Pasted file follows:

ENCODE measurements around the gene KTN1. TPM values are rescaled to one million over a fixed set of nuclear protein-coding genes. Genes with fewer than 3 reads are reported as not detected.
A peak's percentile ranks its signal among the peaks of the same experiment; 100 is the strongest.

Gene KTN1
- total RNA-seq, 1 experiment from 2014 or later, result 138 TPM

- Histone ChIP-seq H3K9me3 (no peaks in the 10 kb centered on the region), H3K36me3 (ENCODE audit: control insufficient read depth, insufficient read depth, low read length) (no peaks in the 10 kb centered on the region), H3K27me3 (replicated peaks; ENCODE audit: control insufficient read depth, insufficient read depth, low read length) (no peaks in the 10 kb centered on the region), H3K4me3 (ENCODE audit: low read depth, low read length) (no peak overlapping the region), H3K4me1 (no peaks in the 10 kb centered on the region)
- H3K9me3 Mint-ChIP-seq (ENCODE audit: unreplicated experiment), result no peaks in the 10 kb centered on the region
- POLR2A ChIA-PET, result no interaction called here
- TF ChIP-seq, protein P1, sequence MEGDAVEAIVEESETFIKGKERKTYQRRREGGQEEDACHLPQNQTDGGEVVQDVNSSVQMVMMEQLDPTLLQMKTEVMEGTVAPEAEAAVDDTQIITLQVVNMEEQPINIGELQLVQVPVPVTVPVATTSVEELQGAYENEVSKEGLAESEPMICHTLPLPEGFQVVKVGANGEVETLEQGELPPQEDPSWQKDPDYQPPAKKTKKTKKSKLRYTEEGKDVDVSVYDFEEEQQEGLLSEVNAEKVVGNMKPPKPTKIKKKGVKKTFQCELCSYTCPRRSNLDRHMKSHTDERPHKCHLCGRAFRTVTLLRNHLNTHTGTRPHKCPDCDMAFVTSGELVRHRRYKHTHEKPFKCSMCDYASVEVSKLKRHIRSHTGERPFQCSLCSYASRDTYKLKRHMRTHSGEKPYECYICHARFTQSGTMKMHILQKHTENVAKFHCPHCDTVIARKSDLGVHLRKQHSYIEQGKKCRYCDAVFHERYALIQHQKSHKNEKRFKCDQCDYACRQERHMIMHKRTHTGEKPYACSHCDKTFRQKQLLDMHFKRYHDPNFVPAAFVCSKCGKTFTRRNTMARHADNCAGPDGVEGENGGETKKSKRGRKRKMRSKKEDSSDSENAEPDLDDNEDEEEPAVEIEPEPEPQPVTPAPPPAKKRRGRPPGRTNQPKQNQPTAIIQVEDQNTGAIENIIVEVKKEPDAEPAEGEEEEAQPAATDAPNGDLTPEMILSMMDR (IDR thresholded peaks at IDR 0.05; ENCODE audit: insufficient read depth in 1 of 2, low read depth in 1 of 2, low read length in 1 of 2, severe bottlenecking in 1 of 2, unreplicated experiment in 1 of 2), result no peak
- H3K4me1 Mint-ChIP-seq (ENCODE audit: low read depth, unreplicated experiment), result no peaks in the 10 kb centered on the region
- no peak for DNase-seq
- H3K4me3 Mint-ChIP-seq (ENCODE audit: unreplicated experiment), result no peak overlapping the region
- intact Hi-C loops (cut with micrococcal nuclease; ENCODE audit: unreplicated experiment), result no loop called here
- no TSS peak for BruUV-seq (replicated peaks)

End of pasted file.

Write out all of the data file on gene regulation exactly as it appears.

ENCODE measurements around the gene KTN1. TPM values are rescaled to one million over a fixed set of nuclear protein-coding genes. Genes with fewer than 3 reads are reported as not detected.
A peak's percentile ranks its signal among the peaks of the same experiment; 100 is the strongest.

Gene KTN1
- total RNA-seq, 1 experiment from 2014 or later, result 138 TPM

- Histone ChIP-seq H3K9me3 (no peaks in the 10 kb centered on the region), H3K36me3 (ENCODE audit: control insufficient read depth, insufficient read depth, low read length) (no peaks in the 10 kb centered on the region), H3K27me3 (replicated peaks; ENCODE audit: control insufficient read depth, insufficient read depth, low read length) (no peaks in the 10 kb centered on the region), H3K4me3 (ENCODE audit: low read depth, low read length) (no peak overlapping the region), H3K4me1 (no peaks in the 10 kb centered on the region)
- H3K9me3 Mint-ChIP-seq (ENCODE audit: unreplicated experiment), result no peaks in the 10 kb centered on the region
- POLR2A ChIA-PET, result no interaction called here
- TF ChIP-seq, protein P1, sequence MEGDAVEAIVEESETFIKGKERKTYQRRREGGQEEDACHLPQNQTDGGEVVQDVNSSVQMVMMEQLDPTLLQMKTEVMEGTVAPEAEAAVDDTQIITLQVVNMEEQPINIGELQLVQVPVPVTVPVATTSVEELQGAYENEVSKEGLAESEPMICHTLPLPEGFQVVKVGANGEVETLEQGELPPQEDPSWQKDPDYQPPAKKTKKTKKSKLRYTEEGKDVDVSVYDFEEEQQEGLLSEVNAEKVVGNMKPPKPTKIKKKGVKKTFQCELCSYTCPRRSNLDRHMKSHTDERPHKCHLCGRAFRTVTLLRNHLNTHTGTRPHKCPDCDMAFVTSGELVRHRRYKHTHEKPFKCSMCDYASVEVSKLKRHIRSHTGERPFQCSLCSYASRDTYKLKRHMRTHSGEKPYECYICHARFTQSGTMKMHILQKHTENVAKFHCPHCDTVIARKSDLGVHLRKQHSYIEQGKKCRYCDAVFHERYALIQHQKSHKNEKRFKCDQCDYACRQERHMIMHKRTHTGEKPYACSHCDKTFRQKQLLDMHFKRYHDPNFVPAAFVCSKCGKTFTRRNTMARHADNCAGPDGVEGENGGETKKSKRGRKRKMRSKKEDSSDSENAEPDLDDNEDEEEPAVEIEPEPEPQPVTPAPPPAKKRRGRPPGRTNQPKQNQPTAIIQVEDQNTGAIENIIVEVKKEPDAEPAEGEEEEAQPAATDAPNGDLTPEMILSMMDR (IDR thresholded peaks at IDR 0.05; ENCODE audit: insufficient read depth in 1 of 2, low read depth in 1 of 2, low read length in 1 of 2, severe bottlenecking in 1 of 2, unreplicated experiment in 1 of 2), result no peak
- H3K4me1 Mint-ChIP-seq (ENCODE audit: low read depth, unreplicated experiment), result no peaks in the 10 kb centered on the region
- no peak for DNase-seq
- H3K4me3 Mint-ChIP-seq (ENCODE audit: unreplicated experiment), result no peak overlapping the region
- intact Hi-C loops (cut with micrococcal nuclease; ENCODE audit: unreplicated experiment), result no loop called here
- no TSS peak for BruUV-seq (replicated peaks)